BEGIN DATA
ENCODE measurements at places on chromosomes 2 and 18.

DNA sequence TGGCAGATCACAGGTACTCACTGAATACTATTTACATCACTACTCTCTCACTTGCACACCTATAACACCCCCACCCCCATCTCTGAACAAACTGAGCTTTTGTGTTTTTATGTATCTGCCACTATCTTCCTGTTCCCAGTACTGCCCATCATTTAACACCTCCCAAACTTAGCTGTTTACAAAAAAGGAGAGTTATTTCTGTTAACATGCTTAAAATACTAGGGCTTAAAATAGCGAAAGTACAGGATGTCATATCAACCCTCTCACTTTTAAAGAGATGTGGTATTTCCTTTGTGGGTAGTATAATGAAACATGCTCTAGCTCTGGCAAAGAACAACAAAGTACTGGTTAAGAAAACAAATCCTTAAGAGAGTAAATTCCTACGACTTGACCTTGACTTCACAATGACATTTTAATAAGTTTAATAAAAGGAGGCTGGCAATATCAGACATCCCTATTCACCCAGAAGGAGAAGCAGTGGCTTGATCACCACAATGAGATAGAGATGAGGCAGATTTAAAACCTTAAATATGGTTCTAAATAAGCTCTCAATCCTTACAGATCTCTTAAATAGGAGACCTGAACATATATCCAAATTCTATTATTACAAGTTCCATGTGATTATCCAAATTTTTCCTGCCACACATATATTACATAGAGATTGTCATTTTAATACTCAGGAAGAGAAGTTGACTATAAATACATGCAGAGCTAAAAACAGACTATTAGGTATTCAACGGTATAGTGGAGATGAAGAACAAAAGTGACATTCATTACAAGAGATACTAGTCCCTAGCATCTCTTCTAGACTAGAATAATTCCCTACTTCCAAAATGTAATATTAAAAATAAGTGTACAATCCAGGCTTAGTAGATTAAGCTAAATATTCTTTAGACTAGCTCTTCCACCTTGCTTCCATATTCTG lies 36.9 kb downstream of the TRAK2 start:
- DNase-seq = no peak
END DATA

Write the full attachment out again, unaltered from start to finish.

ENCODE measurements at places on chromosomes 2 and 18.

DNA sequence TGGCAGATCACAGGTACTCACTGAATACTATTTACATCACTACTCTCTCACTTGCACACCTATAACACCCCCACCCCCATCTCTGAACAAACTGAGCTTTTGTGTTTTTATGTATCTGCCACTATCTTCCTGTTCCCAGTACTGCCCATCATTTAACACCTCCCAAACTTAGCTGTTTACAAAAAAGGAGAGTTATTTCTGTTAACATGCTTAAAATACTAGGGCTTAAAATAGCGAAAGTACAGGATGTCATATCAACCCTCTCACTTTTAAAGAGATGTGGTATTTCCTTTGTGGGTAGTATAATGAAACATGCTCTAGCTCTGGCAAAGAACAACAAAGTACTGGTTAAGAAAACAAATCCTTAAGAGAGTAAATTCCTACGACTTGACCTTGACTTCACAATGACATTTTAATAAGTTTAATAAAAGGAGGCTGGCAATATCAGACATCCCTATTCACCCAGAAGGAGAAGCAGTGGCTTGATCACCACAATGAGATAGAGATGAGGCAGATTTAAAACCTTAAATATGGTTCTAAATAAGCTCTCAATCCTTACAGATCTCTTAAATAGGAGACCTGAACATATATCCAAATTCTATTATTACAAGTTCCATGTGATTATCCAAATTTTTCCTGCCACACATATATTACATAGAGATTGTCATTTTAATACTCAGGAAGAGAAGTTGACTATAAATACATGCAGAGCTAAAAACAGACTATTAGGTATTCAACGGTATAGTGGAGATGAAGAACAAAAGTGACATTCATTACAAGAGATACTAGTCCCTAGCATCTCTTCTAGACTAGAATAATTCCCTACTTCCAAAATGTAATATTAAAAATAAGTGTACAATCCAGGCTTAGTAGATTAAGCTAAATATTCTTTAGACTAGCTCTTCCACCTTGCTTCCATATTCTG lies 36.9 kb downstream of the TRAK2 start:
- DNase-seq = no peak